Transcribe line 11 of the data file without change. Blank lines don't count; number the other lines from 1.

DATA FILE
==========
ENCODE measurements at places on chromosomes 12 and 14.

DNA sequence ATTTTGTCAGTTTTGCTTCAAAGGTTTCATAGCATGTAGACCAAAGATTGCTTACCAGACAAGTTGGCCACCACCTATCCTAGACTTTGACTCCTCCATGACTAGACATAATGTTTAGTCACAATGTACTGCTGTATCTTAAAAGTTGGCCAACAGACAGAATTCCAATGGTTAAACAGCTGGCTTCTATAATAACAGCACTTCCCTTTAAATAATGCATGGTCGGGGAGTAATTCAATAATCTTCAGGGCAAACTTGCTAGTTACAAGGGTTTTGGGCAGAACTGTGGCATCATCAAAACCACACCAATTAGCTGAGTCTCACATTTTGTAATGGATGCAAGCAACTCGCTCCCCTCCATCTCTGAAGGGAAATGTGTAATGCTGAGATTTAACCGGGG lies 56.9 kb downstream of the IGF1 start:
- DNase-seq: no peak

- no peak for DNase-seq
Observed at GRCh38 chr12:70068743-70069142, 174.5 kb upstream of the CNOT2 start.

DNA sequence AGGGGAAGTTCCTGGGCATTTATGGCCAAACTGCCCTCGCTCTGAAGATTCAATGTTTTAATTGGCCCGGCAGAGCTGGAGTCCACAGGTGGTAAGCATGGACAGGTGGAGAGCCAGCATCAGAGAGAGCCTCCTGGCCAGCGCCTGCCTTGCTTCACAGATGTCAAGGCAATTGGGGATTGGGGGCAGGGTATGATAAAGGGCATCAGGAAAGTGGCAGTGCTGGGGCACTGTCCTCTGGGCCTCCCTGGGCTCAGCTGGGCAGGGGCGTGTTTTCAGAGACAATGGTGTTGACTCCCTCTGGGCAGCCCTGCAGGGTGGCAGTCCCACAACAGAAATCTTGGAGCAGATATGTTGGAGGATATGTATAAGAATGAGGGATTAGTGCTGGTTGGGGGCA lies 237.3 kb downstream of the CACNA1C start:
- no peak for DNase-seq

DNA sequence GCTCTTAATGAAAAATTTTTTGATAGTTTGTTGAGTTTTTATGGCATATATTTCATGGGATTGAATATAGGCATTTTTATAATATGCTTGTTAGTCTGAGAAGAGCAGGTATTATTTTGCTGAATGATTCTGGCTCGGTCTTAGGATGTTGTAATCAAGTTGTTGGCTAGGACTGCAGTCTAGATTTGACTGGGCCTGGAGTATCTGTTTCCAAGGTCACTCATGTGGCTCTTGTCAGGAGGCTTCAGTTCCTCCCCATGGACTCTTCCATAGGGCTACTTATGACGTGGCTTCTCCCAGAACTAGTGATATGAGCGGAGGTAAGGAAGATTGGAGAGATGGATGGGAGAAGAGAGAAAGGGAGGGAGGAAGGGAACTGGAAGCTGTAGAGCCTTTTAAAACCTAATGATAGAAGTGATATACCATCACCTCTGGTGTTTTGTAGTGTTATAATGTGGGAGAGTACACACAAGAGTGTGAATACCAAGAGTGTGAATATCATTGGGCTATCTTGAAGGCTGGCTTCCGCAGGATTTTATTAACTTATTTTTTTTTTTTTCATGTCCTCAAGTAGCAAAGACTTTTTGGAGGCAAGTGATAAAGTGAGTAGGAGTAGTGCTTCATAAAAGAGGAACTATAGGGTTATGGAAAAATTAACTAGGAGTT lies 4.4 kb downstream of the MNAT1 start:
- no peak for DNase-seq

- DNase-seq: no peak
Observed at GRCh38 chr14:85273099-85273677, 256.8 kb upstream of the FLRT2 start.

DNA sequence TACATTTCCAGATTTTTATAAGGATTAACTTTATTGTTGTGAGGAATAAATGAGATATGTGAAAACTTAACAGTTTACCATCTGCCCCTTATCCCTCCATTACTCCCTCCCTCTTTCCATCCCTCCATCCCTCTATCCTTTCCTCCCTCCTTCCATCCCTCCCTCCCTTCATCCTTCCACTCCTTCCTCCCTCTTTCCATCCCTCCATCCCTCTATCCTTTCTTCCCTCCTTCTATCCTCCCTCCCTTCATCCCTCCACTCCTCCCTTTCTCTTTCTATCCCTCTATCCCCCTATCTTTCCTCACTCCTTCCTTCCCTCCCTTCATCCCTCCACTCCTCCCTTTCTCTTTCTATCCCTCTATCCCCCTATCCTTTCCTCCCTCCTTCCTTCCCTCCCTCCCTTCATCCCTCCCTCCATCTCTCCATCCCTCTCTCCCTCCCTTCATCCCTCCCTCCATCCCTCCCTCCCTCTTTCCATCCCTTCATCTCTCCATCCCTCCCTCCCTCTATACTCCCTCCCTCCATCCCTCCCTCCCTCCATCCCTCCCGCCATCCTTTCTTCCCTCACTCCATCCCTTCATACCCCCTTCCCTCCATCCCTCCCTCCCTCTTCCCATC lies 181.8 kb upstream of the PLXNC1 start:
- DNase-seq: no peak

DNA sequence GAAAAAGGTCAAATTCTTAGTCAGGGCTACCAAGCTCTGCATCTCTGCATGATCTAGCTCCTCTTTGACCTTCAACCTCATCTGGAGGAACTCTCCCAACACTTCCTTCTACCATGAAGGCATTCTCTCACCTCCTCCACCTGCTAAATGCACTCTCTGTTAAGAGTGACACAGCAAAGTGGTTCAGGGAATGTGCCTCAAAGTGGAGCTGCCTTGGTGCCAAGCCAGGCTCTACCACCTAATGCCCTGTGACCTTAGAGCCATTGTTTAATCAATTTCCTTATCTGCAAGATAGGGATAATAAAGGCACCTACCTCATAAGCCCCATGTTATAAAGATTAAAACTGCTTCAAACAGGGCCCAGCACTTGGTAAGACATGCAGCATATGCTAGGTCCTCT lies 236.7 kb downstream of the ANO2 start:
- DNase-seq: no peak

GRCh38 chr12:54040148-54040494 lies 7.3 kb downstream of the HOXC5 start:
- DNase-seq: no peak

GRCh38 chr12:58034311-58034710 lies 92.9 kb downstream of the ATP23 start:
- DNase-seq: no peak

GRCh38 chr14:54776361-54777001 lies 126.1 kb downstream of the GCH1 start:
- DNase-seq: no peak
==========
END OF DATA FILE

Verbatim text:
Observed at GRCh38 chr14:85273099-85273677, 256.8 kb upstream of the FLRT2 start.